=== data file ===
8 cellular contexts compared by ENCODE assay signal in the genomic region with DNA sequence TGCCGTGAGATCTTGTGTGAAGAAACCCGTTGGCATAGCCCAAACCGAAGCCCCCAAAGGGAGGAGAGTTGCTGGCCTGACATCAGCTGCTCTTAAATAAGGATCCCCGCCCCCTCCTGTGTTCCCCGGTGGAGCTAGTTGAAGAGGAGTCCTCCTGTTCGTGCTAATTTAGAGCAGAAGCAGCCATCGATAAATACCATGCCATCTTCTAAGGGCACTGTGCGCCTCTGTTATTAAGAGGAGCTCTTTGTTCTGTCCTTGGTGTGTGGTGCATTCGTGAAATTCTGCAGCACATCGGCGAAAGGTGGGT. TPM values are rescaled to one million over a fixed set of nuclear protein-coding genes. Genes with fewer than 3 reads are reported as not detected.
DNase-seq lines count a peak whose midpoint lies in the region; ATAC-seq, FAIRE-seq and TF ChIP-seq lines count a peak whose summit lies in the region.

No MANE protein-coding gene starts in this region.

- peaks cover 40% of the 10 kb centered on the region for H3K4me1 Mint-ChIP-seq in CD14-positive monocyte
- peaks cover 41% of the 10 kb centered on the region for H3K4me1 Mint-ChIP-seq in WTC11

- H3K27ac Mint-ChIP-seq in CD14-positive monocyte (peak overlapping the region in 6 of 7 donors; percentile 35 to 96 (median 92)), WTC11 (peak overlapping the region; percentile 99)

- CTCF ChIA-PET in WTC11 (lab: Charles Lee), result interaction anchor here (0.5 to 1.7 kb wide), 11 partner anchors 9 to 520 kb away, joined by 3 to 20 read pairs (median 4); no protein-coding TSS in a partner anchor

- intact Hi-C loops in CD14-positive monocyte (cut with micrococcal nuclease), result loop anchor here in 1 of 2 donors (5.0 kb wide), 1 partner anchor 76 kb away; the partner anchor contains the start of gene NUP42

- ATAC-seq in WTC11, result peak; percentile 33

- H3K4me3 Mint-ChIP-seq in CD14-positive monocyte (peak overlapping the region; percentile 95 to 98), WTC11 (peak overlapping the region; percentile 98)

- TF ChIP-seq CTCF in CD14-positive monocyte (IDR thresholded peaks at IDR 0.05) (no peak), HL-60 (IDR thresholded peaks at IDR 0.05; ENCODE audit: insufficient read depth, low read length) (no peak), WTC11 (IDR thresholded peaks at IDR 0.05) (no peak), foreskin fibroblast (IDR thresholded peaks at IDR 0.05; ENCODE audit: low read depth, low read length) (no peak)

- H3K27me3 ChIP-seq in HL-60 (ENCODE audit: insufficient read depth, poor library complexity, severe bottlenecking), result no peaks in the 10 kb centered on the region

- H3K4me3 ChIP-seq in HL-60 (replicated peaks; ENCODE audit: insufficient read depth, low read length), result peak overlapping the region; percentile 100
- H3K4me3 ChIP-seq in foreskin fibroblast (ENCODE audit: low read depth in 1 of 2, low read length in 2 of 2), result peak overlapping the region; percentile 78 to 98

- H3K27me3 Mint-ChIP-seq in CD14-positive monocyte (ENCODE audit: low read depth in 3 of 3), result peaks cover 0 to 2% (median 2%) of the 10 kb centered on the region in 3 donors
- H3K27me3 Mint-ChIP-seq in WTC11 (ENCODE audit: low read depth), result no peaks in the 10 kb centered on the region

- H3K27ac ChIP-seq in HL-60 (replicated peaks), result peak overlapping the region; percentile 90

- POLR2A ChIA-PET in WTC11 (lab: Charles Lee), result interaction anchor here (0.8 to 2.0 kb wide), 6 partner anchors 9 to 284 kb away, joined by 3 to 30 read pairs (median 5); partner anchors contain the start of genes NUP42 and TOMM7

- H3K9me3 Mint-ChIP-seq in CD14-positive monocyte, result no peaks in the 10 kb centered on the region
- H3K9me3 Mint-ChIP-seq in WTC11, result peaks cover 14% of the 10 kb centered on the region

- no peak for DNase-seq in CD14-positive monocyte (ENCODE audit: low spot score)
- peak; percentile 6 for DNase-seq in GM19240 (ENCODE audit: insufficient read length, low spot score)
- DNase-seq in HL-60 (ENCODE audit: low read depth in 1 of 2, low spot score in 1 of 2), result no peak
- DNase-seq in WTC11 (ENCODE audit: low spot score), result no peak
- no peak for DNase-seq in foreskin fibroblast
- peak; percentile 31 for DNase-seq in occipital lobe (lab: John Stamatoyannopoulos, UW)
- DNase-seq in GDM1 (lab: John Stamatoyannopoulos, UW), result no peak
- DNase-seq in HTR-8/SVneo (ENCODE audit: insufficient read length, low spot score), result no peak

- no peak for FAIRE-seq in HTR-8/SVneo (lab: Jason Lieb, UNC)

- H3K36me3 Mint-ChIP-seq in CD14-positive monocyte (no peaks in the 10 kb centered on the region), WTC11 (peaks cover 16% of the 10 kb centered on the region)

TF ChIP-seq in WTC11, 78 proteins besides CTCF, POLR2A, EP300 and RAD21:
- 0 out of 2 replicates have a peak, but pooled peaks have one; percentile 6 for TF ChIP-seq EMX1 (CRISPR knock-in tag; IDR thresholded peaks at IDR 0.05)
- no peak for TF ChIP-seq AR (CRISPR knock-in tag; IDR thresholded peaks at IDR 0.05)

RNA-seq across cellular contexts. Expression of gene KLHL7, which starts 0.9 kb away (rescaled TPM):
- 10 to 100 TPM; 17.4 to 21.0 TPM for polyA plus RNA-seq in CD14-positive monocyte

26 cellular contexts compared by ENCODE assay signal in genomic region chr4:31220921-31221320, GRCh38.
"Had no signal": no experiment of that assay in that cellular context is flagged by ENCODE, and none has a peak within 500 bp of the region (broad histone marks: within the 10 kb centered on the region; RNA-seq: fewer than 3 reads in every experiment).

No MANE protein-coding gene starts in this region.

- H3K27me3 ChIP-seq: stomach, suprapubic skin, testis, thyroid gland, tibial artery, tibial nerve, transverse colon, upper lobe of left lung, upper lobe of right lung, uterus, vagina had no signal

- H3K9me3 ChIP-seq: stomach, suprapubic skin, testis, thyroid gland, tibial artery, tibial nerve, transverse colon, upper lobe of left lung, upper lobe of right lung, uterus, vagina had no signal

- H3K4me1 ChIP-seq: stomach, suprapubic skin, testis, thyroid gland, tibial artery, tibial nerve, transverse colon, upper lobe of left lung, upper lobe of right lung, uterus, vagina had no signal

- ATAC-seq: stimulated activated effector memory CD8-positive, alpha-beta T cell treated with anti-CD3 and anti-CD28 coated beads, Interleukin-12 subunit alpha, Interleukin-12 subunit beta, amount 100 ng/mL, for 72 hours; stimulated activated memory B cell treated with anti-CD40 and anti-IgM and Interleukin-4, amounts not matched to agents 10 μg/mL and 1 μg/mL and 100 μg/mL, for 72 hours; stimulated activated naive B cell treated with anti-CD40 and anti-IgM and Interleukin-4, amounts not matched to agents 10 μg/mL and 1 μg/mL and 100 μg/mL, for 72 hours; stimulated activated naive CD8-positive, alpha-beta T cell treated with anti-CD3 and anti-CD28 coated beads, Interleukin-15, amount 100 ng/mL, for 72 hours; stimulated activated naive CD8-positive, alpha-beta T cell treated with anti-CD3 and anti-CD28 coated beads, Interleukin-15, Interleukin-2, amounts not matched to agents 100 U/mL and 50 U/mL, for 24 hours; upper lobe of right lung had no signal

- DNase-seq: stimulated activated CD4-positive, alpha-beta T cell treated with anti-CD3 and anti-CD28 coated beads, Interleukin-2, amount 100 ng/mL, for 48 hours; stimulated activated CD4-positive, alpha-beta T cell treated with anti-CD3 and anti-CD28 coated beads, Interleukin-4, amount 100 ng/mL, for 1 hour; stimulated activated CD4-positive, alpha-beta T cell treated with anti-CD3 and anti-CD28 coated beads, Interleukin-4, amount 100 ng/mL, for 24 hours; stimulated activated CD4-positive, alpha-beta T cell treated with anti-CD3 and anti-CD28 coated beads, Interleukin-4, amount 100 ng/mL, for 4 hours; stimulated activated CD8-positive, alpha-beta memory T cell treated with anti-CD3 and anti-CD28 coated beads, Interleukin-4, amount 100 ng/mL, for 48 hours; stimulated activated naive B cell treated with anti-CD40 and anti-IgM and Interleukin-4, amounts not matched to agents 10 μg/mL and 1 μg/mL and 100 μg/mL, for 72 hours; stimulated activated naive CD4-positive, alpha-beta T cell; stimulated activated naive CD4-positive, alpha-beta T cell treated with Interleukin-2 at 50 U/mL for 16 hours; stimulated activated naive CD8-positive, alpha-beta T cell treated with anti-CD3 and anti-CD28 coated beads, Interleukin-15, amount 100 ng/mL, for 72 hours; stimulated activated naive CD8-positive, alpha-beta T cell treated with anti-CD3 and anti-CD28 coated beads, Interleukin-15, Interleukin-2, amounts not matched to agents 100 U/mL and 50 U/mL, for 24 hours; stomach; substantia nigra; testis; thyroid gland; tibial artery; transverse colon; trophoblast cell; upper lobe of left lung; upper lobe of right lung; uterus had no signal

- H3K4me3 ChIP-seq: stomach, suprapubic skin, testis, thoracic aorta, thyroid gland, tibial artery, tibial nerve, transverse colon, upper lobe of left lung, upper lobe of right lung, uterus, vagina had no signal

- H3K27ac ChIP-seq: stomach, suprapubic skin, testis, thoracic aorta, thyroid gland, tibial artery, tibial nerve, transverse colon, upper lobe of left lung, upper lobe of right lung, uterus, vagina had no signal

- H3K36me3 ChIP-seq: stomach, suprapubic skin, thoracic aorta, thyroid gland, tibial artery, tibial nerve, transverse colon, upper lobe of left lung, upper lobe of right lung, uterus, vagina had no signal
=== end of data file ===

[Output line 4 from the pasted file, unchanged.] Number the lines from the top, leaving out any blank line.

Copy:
- peaks cover 40% of the 10 kb centered on the region for H3K4me1 Mint-ChIP-seq in CD14-positive monocyte